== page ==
They may do tests to check your blood hormone levels and ovarian function, and your partner's sperm quality.

You may also have an ultrasound or X-rays of your reproductive organs, to see if there are any blockages or structural problems.

The specialist will advise your GP as to whether IVF is the best treatment for you and, if it is, will refer you to an assisted conception unit .

For more information, see the Health A-Z topic on Diagnosing infertility.

The assisted conception unit

Once you are accepted for treatment at the assisted conception unit, you (and your partner, if you have one) will have a blood test for HIV, hepatitis B, hepatitis C and syphilis, and to check you are immune to rubella (German measles).

Your hormone profile will also be assessed. A blood sample will be taken early in your menstrual cycle to see if there is likely to be any difficulty obtaining eggs, and to detect any hormone imbalance. A further semen sample may be analysed.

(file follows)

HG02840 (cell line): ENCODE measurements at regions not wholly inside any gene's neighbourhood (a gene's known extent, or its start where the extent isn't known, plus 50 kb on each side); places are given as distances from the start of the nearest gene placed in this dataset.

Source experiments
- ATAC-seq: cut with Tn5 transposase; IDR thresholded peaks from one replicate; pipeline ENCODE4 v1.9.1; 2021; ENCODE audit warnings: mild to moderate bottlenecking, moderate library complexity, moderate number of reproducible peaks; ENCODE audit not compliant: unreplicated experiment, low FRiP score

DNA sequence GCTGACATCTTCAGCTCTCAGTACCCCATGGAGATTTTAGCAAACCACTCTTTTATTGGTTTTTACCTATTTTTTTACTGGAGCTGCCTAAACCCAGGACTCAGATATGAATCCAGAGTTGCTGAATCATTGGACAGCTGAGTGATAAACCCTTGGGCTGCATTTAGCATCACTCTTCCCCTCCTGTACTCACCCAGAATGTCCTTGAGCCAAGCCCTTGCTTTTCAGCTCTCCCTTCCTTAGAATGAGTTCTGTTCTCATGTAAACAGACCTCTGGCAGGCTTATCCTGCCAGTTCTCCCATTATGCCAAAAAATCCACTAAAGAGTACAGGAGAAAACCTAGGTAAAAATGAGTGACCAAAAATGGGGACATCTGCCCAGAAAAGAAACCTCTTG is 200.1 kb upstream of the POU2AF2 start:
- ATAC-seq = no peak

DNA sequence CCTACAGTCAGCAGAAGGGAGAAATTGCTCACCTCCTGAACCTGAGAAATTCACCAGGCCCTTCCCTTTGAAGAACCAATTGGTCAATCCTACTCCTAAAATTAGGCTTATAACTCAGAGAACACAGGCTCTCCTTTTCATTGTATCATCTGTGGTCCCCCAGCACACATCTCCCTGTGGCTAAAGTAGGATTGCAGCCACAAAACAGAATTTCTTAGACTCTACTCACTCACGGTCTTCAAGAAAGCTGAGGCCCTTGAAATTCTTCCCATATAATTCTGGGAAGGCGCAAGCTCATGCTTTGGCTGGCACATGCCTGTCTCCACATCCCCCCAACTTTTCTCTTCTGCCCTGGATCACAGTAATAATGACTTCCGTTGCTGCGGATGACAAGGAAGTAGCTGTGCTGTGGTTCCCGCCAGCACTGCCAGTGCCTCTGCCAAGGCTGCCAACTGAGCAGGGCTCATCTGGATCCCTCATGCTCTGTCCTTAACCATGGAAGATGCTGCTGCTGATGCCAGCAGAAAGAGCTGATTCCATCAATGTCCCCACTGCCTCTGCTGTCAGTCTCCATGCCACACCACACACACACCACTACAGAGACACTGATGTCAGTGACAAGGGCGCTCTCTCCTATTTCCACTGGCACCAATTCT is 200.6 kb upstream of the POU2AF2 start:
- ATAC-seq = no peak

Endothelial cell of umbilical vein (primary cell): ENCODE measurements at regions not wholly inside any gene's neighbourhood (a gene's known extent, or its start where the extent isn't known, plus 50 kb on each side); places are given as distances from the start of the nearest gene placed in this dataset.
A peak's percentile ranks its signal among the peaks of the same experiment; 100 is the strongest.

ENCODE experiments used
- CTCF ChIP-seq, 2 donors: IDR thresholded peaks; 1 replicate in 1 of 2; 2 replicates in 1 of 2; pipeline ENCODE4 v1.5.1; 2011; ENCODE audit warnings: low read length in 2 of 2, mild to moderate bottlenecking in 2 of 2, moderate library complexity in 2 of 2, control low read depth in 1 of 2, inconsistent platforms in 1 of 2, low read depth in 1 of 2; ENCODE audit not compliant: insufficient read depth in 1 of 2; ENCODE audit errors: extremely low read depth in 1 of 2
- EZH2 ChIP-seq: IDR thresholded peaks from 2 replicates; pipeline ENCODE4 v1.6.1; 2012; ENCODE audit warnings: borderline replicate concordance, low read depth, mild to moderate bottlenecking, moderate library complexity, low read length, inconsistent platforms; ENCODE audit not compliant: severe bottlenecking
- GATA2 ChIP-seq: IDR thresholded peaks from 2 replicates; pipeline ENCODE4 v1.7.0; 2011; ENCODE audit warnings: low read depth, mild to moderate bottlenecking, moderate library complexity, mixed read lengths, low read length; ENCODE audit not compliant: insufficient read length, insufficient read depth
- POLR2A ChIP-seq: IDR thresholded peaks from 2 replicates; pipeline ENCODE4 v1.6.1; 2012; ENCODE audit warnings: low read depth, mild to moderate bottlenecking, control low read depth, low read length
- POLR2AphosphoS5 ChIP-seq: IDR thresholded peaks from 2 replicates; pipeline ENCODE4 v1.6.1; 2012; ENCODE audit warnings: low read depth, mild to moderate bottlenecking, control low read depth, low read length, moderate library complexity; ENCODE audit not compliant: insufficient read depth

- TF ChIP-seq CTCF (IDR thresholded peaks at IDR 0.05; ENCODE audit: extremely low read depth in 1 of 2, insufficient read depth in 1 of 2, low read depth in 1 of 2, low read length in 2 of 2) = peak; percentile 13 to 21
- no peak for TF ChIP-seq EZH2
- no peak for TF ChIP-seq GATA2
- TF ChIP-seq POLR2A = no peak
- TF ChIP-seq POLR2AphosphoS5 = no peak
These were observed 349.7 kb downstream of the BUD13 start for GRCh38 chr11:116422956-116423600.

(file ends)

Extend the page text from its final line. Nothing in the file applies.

The specialist will then discuss your treatment plan with you in full.

You will need to sign consent forms giving permission for the use or storage of your eggs, sperm or embryos.

Page last reviewed: 13/07/2011

The basic IVF technique was developed in the 1970s. It can differ from clinic to clinic, but a typical treatment is as follows.

For women

Step one: suppressing the natural monthly cycle

You are given a drug to suppress your natural cycle. This is given either as a daily injection (which is normally self-administered) or a nasal spray. You continue this for about two weeks.

Step two: boosting the egg supply